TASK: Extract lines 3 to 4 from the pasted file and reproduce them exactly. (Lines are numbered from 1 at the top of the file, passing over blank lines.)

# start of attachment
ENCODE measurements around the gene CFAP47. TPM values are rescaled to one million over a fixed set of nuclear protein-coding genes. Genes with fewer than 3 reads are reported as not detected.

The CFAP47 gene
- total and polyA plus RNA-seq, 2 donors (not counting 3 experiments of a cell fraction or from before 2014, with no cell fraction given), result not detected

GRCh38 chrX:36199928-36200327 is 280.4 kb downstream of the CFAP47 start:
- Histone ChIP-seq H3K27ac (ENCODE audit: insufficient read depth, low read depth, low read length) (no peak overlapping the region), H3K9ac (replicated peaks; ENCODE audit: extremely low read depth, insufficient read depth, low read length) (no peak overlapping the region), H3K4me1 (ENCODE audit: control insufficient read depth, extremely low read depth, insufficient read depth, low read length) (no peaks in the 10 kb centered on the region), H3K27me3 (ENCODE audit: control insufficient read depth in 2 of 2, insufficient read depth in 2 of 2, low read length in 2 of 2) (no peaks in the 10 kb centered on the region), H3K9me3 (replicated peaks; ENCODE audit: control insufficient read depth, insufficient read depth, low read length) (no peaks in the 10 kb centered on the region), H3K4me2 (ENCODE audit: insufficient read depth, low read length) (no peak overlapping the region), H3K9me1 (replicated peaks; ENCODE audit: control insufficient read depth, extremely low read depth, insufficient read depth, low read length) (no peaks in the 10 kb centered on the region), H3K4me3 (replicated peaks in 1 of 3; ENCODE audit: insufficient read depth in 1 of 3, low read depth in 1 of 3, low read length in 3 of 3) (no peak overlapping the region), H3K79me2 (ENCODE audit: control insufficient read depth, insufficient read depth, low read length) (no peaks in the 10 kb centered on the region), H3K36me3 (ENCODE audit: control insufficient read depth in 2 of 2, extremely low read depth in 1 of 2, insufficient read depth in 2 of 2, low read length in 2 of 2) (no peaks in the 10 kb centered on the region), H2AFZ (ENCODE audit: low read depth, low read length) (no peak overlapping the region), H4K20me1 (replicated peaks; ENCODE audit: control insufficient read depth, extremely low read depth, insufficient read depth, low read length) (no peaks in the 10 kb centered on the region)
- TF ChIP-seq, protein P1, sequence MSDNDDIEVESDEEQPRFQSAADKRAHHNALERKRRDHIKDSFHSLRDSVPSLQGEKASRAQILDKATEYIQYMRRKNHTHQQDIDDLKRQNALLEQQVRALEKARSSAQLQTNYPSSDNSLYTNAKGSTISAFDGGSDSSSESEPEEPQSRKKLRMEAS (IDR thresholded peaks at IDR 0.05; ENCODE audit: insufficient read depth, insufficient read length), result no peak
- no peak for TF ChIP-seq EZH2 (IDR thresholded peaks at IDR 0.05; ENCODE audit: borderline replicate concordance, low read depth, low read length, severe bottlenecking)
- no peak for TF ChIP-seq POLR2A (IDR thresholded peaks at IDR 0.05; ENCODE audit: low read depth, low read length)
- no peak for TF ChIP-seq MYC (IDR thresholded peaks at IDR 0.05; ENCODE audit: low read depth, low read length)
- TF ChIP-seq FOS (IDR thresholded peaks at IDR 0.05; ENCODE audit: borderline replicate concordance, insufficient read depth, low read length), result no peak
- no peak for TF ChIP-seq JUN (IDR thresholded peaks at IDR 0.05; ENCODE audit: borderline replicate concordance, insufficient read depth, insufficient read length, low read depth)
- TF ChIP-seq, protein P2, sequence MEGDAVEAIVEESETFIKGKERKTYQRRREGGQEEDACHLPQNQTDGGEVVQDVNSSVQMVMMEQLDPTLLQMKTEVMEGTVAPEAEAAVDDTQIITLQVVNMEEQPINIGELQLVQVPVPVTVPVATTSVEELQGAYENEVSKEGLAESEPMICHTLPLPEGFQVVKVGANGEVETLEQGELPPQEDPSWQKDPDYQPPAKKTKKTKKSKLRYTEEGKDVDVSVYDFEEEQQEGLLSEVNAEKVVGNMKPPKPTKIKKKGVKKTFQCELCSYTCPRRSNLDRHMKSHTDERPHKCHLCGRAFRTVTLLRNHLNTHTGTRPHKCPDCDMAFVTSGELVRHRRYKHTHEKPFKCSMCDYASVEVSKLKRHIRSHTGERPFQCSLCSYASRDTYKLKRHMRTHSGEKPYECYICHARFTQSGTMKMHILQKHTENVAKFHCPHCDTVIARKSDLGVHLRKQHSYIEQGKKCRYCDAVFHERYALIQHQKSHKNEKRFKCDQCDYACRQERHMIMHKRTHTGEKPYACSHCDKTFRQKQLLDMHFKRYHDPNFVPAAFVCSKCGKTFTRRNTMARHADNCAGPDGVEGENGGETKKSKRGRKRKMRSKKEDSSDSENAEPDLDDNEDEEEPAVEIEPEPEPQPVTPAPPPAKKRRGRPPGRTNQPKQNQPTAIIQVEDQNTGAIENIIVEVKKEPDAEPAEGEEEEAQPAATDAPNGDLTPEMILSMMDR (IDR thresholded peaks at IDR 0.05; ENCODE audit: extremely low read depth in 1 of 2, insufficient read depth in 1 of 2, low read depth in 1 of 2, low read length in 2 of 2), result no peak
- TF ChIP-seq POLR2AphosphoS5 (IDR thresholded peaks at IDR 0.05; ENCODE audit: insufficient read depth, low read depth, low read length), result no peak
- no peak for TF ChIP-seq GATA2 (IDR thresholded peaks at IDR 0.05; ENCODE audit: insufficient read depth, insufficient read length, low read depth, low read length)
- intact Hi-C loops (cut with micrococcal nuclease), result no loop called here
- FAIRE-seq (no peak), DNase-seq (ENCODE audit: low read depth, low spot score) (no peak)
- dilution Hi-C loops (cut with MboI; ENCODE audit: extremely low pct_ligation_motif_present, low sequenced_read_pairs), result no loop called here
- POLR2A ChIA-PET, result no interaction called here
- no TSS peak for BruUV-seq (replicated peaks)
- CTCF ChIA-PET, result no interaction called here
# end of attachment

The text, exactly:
- total and polyA plus RNA-seq, 2 donors (not counting 3 experiments of a cell fraction or from before 2014, with no cell fraction given), result not detected

GRCh38 chrX:36199928-36200327 is 280.4 kb downstream of the CFAP47 start: